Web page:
Borsa Istanbul investors have since December been busy swatting away the sceptics after the foreign-held share of equities traded on the stock exchange fell into the 58%s for the first time since 2005. The sharp fall was acknowledged but the idea that it was caused by capital outflows was rebutted. It was all down to some negligible reasons, if the defenders of the stock market were to be believed.
Turkey watchers of course are accustomed to this kind of thing. The central bank sharply cuts its policy rate and the lira shows its muscles. It’s all quite normal on the Turkish markets. And the bulls can always work their imaginations to reason why things are so and are nothing to worry about.
It is actually impossible to satisfactorily pin down the data on foreign holdings in Borsa Istanbul stocks as the available figures include “foreigners with moustaches”, or “the moustaches”, short for Turks that trade via foreign brokerage houses. The accounts they are said to use, whether in reality representing foreign or Turk investors, generally perform high volume transactions with a big impact on headline share prices. Thus, observers of the Istanbul stock exchange naturally follow the “foreign share” to obtain some kind of gauge of capital flows into or out of the market.
On January 22, Akin Tuzun of VTB Capital published a note of correction entitled “Foreign ownership back to recent peaks” after having said just 12 days earlier in his monthly Turkish equities monitor: “According to Takasbank, the foreign ownership in equities was falling, while the equity market was rising, in 4Q19. In our other two approaches, we have also observed a drop in foreign ownership uniquely while the equity market was rising… The foreign ownership in the free float of equities has been moving in a narrow band of 61% to 66% for at least 8 years… however, there was an unexplained 1.9ppt drop on 29th of November, which may not be representative.”
VTB January 10 chart:
But on January 22, Tuzun added: “The Turkish equity market has seen a significant re-entry of foreign institutional money in January."
Tuzun also said: "However, it is not easy to track the actual amount of re-positioning, based on Takasbank’s (Central Custody in Turkey) T-2 dataset. The historical foreign ownership data we used to track (i.e. the Takasbank data) has become a bit irregular of late, with significant volatility."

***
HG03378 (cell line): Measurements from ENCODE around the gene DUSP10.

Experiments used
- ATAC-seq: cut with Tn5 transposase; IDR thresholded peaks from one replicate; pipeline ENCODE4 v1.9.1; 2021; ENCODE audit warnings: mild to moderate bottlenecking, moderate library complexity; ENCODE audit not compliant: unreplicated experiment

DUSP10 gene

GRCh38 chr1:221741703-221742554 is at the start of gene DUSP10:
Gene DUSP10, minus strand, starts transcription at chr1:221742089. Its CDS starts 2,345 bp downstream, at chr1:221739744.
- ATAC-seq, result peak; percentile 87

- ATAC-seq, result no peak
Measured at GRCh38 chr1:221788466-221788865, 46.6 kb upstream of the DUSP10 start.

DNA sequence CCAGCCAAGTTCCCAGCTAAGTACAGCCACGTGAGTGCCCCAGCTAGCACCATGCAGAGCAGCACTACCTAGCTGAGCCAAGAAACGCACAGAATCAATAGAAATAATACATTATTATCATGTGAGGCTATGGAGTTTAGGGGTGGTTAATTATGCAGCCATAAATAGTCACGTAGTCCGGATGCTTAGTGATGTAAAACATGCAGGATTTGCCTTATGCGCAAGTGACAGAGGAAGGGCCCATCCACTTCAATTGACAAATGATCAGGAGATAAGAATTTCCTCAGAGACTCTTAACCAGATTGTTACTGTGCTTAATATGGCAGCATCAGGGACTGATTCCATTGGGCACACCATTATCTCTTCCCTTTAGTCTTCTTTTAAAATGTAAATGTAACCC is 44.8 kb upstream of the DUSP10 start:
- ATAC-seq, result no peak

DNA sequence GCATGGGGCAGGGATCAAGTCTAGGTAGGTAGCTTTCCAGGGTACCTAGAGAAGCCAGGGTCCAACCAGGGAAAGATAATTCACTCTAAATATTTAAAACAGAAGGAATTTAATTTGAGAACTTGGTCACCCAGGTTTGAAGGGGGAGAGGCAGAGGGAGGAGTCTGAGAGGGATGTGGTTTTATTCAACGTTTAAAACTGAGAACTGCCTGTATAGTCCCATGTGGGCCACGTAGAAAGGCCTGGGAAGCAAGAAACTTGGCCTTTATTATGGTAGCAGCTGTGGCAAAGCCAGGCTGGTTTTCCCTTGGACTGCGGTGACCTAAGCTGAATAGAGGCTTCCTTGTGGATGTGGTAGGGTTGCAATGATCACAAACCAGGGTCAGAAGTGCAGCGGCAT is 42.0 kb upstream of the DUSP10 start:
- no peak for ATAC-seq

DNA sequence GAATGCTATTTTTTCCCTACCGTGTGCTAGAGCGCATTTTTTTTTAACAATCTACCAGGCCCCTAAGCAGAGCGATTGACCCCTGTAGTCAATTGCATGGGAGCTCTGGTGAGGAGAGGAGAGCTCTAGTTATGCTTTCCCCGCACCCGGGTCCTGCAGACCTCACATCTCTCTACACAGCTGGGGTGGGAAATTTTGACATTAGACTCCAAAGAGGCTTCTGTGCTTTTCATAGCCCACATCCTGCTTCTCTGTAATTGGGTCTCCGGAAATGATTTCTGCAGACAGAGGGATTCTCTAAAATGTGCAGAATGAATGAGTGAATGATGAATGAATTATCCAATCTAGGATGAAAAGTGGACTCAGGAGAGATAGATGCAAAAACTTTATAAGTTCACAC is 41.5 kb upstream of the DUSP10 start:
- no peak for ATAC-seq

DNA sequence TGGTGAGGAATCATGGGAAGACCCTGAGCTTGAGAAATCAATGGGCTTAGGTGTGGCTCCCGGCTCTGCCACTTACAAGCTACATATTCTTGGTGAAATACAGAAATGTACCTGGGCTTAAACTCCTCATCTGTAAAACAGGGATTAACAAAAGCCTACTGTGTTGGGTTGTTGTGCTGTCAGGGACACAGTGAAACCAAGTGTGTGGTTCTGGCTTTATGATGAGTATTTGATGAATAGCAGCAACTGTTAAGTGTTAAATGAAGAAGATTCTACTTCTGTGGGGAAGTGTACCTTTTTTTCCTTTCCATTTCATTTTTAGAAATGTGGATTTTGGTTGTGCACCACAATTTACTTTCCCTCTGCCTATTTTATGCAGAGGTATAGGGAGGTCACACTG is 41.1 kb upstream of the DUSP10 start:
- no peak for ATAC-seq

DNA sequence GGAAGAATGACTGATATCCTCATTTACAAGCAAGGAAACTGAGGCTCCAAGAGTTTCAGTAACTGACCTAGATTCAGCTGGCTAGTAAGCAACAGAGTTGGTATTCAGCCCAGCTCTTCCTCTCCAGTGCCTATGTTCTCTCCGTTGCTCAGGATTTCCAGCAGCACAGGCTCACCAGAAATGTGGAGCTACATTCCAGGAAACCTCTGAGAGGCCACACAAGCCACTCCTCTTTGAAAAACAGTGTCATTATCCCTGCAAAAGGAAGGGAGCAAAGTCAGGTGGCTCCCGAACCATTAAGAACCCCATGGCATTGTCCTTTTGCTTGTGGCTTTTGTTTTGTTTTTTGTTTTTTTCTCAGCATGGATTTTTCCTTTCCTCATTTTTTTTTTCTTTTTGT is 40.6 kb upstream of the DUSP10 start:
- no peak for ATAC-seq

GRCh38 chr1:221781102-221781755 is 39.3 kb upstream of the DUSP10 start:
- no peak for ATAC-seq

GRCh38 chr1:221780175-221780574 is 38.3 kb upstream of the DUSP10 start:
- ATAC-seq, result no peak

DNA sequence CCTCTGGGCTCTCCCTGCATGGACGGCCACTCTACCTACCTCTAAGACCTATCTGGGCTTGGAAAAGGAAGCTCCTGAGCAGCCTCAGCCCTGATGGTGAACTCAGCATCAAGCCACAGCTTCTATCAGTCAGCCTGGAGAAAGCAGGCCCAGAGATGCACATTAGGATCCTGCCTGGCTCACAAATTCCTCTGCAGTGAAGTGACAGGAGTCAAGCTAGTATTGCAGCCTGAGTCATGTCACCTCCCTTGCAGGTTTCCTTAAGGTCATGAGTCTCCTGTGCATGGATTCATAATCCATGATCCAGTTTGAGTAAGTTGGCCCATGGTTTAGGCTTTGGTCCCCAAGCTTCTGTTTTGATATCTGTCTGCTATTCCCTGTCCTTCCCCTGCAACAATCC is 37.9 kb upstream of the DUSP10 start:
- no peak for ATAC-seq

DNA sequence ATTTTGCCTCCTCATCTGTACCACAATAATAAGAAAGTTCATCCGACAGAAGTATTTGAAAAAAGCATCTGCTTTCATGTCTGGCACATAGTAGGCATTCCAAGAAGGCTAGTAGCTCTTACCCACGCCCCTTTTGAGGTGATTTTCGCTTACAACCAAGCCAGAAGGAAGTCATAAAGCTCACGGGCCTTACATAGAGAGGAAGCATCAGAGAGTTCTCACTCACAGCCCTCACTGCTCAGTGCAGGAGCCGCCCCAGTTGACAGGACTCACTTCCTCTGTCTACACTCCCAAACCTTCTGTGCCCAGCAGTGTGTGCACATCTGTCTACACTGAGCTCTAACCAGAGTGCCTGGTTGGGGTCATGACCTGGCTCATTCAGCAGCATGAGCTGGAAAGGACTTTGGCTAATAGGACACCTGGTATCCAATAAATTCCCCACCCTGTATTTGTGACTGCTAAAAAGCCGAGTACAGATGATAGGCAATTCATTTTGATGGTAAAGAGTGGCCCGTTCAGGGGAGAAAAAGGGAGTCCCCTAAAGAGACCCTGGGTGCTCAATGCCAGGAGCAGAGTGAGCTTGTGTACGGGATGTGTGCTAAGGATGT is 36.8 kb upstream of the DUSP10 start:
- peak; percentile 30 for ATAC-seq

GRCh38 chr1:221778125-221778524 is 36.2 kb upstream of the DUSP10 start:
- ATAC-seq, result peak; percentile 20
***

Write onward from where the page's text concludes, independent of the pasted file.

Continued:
VTB January 22 chart:
"It could be argued,” Tuzun continued, “that this was due to the extreme share price increase in Finansbank (QNBFB). Finansbank’s real free float is actually 0.12%, but if QNB's 99.88% stake, which is registered in the equity market, were to be considered as free float by Takasbank, the weighted average foreign ownership of the whole equity market would increase irregularly. However, if this was true, the rise in calculated foreign ownership would be much more (i.e. 80%+) because Finansbank's market cap is now almost USD60bn (or twice the market cap of the rest of the banking sector). And this is roughly the same amount of the actual free float market cap of the whole equity market (ex Finansbank)."
"In other words," said Tuzun, "as I shall show below, foreign ownership has increased not because of Finansbank ,but due to actual foreign inflows. The next chart is based on the foreign ownership data of the six major banks (Akbank, Garanti Bank, Halkbank, Isbank, Vakifbank and Yapi Kredi Bank)."
He added: "This is the ‘true’ version of the foreign ownership in the listed banks space. Accordingly, the foreign institutional positioning in Turkish banks has increased back to its recent peaks. This is partly due to the increase in Akbank’s foreign ownership after the sale of a stake by a Sabanci family member. However, there has been a decent increase across the board in all the banks. As a result of this increase in foreign ownership, the banking index has seen a material rally in January. In fact, it is the best performer YTD in the EM space. Given that foreign institutional ownership has reached its recent highs, any further rally from here might run out of steam in the short term.”
So, to sum up, the official data sets are not reliable.
There are sharp outflows and inflows, allegedly from abroad, that can hardly be explained.
Not for the first time, there’s a small bank with a market cap something like twice the market cap of the rest of the banking sector "but foreign ownership does not increase because of those small banks but due to actual foreign inflows".
The owners of large cap banks sell their shares. And, “any further rally from here might run out of steam in the short term”.
On January 23, the central bank’s weekly data pointed to a fresh record high of $122bn in resident real persons’ FX deposits as of January 17.
Timothy Ash of BlueBay Asset Management, responded: “Pretty remarkable—little sign that dollarisation is slowing. Weekly bond flow data also shows foreigners continue to be a small seller of Turkish bonds.
“So local retail/corporate, and foreign institutional don't really buy the story... And yet Turkish markets hold in relatively well—heavy micro management now. Recycling of FX deposits into credit—crushing credit rates lower, and giving an impression of lower risk perceptions—and back into the FX, to support the TRY [Turkish lira]. How long can this go on?”